In a recent talk before the Highway 69 Republican Club, local attorney and former State Representative David Stringer spoke on the proposal to legalize marijuana in Arizona, known as Proposition 207. While in the legislature he served on the Judiciary Committee and co-founded a bipartisan study group on criminal justice reform. One of the proposals to emerge from the group was a bill to de-felonize marijuana in Arizona, which is the only remaining state where the personal possession of marijuana remains a felony.
In his talk before the group of Republican activists, Stringer analyzed the major provisions of the voter initiative which would legalize the possession of up to one ounce of marijuana for adults 21 and over. The initiative restricts the places where marijuana can be sold or consumed, and maintains sanctions for those under the age of 21. But penalties are reduced to a civil infraction for a first offense, and criminal misdemeanors for second or subsequent offenses.
Transferring marijuana to anyone under the age of 21, operating a vehicle while impaired by marijuana or consuming marijuana in a moving vehicle remain illegal and punishable as crimes. The initiative also allows those with prior felony convictions for simple possession of marijuana to petition the court for an expungement.
Stringer said he supports the concept of de-felonizing the personal possession of marijuana and eliminating criminal records for first offenders. But he opposes Prop. 207 because it ties the hands of the legislature. He agrees that the high potency marijuana available today can be abused and result in adverse consequences for society. But over prosecution and stigmatizing offenders with felony convictions also carries serious social consequences both for individuals and for society as a whole.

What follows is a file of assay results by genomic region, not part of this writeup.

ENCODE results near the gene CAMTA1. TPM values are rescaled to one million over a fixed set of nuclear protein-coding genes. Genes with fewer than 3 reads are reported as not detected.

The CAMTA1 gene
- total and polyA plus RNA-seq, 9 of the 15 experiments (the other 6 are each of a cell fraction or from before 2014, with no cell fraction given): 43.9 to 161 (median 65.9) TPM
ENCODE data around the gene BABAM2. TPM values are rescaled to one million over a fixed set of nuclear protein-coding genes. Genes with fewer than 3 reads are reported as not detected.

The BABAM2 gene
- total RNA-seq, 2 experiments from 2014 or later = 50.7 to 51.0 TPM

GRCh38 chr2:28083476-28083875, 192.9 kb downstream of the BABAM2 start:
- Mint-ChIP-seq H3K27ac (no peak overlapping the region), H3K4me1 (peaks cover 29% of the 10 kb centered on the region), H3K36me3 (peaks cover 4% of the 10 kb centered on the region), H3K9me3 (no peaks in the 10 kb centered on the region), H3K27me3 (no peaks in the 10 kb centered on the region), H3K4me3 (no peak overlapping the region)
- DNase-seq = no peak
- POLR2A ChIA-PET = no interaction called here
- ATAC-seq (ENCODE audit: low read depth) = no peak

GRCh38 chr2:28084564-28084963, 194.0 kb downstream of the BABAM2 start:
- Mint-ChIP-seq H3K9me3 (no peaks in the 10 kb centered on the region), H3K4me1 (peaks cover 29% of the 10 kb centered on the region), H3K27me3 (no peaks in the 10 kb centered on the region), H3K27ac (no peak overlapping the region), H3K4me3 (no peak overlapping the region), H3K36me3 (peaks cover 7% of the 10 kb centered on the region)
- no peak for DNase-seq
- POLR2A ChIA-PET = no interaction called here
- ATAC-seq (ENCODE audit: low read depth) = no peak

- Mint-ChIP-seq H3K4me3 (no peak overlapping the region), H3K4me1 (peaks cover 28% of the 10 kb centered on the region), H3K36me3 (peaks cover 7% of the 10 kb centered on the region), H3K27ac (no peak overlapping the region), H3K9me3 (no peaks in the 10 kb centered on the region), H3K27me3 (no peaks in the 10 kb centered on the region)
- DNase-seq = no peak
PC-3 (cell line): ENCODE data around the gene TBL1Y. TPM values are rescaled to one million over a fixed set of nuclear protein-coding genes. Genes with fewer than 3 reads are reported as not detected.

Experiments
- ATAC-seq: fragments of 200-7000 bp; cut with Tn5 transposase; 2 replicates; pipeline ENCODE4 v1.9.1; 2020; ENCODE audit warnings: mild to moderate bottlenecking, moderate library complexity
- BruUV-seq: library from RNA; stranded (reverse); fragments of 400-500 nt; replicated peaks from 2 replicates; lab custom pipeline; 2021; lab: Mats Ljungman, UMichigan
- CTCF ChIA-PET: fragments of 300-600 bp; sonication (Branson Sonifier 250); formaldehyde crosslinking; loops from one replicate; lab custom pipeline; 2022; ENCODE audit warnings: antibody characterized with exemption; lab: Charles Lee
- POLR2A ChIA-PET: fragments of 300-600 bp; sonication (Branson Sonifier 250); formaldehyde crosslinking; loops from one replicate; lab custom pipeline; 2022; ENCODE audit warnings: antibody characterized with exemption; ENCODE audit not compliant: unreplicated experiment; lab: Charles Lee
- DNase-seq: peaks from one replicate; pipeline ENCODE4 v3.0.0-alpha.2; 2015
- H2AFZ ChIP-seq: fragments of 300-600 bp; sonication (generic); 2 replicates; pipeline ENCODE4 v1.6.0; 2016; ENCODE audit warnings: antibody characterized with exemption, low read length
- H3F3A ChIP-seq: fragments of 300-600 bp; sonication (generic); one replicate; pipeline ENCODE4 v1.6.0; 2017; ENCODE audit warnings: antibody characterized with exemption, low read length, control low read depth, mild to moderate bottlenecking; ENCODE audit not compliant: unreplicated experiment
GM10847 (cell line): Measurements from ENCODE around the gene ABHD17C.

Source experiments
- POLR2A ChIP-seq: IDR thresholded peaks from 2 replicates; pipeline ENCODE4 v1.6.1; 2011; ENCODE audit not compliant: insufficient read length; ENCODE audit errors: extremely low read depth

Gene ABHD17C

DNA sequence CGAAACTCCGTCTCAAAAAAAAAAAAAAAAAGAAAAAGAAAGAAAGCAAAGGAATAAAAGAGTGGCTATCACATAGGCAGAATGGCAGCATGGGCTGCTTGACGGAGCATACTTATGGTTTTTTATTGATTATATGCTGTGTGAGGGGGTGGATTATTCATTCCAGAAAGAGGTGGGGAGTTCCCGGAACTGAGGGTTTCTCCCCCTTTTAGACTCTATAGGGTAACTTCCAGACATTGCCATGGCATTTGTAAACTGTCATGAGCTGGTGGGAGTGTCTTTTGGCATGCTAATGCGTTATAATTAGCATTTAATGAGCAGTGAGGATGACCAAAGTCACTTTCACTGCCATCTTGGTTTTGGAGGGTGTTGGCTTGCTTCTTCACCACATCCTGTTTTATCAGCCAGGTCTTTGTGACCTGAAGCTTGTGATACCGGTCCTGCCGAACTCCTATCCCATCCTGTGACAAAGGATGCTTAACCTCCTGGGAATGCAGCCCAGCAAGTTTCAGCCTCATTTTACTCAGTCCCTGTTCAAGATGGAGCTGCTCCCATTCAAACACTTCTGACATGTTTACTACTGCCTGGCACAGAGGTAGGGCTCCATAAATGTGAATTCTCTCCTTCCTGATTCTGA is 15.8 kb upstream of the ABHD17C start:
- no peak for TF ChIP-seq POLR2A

Stringer says that’s a problem that needs to be fixed. But he prefers a legislative solution and an incremental approach to legalization. As more information becomes available about decriminalization and the experience of states that have legalized marijuana, the legislature needs to be able to modify our laws. Prop 207 is not the answer because it locks in a set of policies that may have unintended consequences. Under the Arizona Constitution, allowable modifications to voter initiatives are of limited scope and require a three quarters vote by the legislative.
To view Stringer’s talk at the Highway 69 club, click HERE.
Mr. Stringer recently sat down with Prescott Talks host Glenn Martin for a wide ranging discussion about marijuana and the implications of Prop 207.